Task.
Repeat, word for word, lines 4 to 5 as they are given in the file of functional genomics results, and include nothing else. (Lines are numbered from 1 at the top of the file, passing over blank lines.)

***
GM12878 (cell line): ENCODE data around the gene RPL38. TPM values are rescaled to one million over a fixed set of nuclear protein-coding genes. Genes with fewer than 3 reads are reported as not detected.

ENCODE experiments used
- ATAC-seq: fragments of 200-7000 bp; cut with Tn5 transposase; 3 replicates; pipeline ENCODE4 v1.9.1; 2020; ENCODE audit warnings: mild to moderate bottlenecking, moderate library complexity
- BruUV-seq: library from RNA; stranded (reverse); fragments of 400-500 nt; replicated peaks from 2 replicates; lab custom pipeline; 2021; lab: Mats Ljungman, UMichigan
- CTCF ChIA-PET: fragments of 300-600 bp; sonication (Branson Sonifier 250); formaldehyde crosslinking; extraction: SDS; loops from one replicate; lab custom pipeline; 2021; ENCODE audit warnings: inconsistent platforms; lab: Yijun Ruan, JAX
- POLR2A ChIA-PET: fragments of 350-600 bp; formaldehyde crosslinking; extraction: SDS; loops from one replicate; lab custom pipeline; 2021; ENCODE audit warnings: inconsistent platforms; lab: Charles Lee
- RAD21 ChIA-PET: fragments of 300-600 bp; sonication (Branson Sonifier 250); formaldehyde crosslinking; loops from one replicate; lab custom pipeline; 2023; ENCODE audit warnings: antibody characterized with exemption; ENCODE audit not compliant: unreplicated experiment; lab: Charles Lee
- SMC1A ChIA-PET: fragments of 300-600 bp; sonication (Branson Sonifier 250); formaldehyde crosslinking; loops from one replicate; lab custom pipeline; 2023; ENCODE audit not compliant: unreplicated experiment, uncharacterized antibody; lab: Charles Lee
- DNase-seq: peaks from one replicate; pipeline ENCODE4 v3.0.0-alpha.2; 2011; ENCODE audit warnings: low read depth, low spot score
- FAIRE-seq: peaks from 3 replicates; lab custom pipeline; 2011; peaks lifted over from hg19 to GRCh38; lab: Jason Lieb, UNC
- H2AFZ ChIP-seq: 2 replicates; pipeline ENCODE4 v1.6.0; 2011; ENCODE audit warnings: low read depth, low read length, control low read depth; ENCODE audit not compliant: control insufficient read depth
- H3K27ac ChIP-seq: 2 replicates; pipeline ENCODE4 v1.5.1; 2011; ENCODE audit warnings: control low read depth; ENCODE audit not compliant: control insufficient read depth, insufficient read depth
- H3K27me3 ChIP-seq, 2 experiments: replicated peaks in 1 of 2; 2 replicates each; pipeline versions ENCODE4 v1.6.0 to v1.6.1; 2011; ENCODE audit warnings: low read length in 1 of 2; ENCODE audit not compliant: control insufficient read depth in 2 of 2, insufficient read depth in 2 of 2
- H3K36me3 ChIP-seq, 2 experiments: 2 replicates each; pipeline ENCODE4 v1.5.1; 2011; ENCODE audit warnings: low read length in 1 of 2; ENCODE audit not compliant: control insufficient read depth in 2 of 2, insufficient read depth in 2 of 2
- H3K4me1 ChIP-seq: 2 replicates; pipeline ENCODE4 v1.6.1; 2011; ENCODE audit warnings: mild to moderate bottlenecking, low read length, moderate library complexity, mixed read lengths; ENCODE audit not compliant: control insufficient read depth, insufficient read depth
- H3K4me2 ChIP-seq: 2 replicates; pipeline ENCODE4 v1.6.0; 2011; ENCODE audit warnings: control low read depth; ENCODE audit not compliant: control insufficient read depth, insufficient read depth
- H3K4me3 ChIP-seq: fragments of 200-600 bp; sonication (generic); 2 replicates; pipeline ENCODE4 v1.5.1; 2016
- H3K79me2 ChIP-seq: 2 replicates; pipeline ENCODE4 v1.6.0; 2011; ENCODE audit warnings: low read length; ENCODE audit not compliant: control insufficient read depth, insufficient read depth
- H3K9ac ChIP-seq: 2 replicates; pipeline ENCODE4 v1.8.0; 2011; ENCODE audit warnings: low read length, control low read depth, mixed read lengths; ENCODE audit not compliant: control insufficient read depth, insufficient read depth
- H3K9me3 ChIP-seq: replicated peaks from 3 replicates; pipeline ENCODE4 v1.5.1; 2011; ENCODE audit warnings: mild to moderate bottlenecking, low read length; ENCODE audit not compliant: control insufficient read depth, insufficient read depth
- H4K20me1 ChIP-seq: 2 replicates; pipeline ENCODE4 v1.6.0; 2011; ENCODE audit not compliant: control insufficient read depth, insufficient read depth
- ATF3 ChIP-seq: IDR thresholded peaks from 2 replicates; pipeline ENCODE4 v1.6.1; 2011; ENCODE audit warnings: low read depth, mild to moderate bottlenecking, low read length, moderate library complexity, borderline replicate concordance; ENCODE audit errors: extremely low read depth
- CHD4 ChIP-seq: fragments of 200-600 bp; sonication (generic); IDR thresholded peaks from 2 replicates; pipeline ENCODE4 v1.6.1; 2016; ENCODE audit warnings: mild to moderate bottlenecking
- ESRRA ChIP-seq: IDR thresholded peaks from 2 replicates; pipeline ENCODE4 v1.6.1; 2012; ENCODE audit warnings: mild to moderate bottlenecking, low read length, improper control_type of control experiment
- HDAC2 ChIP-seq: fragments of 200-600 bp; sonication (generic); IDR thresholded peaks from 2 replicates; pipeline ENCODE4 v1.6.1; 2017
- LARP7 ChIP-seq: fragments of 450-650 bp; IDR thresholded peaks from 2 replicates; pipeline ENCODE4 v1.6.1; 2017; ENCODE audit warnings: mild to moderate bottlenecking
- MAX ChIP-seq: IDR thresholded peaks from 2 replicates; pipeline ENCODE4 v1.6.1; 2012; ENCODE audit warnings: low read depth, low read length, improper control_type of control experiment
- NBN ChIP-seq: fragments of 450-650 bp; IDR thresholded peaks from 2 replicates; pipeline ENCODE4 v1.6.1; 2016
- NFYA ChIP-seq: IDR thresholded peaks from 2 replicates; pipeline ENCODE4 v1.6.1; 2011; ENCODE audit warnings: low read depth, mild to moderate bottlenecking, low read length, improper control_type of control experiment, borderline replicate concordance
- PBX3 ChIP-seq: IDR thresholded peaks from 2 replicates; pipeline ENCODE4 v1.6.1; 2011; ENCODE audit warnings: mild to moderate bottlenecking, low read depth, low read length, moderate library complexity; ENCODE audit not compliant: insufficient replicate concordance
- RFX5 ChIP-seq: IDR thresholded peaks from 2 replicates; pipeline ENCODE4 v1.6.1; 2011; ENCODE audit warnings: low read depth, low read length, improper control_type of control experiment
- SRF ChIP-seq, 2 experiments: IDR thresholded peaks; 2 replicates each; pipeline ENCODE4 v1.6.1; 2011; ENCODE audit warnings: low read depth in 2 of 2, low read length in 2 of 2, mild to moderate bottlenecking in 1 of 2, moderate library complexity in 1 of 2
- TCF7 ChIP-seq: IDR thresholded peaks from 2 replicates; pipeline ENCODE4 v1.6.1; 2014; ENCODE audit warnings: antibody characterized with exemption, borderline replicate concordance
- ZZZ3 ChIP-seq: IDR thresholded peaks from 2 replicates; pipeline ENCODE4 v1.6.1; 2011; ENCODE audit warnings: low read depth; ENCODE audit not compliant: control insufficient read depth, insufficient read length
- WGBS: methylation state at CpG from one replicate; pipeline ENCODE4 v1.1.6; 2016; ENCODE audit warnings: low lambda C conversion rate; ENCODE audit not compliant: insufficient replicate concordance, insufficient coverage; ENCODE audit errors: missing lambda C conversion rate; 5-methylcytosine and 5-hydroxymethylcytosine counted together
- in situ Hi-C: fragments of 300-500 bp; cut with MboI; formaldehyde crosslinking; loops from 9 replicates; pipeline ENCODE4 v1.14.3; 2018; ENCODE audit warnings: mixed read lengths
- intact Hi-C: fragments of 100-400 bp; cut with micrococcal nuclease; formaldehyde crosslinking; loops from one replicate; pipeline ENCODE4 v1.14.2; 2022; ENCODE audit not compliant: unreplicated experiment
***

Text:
- BruUV-seq: library from RNA; stranded (reverse); fragments of 400-500 nt; replicated peaks from 2 replicates; lab custom pipeline; 2021; lab: Mats Ljungman, UMichigan
- CTCF ChIA-PET: fragments of 300-600 bp; sonication (Branson Sonifier 250); formaldehyde crosslinking; extraction: SDS; loops from one replicate; lab custom pipeline; 2021; ENCODE audit warnings: inconsistent platforms; lab: Yijun Ruan, JAX